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As I open my eyes the morning scurries about
gaining purchase in all of my senses
from the blatant light spilling through the window,
and the chill clinging to the edges of the night before

And I’ve already been thinking a lot
about holes, the empirical shape of loss,
and how they relate to grief

In the realm of my sorrow these shapes
aren’t ruled by the laws of physics.
Sometimes the holes visit me as colors,
often red and angry at the thievery

The worst color is grey, the most forlorn of colors
because I can’t see hope beyond the slate-colored chasm

Sometimes the holes come to me in my dreams
as desperate, chimeric shapes smashing into my nights!

Grief never stops filling your absence with voids.
It’s inevitable, I’ve learned. But when time and I allow a forgiveness of the pain
the holes become smaller, but they do not go away - far from that!
Their colors transform too, becoming less brilliant
across the wounded hues of crimson, ash and blue

Review Request (Intensity):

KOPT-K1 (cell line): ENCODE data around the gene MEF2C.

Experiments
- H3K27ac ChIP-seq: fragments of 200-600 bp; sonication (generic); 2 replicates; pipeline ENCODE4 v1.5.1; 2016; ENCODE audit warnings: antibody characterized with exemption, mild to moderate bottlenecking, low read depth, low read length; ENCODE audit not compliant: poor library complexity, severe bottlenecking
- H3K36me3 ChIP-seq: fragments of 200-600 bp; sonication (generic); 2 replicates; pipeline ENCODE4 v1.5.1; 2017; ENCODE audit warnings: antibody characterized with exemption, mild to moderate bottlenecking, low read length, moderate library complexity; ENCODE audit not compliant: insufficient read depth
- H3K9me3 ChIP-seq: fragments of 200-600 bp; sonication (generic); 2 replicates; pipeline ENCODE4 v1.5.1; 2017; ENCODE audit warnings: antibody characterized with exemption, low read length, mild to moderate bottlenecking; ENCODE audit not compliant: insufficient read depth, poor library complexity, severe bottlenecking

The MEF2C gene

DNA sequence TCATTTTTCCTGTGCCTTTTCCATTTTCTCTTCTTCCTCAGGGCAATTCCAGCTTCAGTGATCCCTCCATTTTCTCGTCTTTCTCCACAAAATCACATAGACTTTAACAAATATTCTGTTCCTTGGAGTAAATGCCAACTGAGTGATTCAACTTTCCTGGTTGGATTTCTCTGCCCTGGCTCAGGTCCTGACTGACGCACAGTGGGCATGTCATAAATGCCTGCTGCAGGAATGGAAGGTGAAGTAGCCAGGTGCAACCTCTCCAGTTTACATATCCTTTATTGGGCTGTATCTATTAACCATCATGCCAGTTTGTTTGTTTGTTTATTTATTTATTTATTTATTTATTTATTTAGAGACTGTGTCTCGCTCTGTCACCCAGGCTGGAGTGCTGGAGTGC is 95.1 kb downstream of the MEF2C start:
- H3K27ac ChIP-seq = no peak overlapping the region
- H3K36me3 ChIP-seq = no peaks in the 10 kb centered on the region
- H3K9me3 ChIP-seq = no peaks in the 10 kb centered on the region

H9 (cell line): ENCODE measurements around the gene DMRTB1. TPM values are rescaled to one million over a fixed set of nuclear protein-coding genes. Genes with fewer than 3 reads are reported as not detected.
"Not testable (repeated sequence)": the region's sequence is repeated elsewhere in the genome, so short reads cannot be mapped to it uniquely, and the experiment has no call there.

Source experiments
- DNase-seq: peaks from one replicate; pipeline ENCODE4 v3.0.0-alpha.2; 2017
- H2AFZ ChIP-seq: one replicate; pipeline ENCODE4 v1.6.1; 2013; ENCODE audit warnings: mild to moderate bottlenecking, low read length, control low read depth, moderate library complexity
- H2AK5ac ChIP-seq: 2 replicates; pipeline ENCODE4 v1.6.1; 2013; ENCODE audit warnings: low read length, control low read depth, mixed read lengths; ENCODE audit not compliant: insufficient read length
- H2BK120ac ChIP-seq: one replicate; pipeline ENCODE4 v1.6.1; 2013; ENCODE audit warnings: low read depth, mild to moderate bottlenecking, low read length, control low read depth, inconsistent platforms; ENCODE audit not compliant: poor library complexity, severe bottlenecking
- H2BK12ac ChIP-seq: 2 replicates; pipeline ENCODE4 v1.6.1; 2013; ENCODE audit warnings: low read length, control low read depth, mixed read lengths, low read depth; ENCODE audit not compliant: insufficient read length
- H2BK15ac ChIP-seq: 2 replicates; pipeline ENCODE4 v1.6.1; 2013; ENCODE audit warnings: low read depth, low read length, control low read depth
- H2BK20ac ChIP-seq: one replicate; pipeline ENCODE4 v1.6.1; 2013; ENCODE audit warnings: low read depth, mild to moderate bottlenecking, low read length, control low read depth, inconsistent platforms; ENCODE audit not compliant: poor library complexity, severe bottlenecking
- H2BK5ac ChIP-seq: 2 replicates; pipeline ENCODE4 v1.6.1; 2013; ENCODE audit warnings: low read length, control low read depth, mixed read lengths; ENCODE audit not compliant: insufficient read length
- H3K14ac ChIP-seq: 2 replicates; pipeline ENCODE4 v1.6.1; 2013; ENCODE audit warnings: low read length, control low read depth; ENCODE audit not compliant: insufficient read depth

I appreciate moderate constructive criticism
Review Request (Direction): 
What did you think of my title?
What did you think of the rhythm or pattern or pacing?
How does this theme appeal to you?
How was the beginning/ending of the poem?
Last few words: 
Another rumination on loss. Circles are another reason for my disdain for geometry, LOL!
Editing stage: 
Content level: 
Not Explicit Content


If written in paragraph style,
Would it be that: a prose poem?

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Thanks for stopping by Ray! I consider this a free-verse poem, but trending prose, LOL! An interesting thought on your part though, and a form I'm considering working with more to develop a style of my own using it. Interestingly though, many of my poems begin as very rough drafts in paragraphs - just trying to capture some thoughts and/or experiences. I then significantly pare them down to turn it into something with more rhythm, flow, logic & clarity, and hopefully something worth reading within the free-verse form.

On a somewhat related tangent, I love looking for possibly unintentional prose poetry everywhere in well written novels and other literature. One of the best and most amazing recent examples I've found is in the novel All The Light We Cannot See. For me, it was like reading a hundreds of pages long poem - just wow!


Michael Anthony

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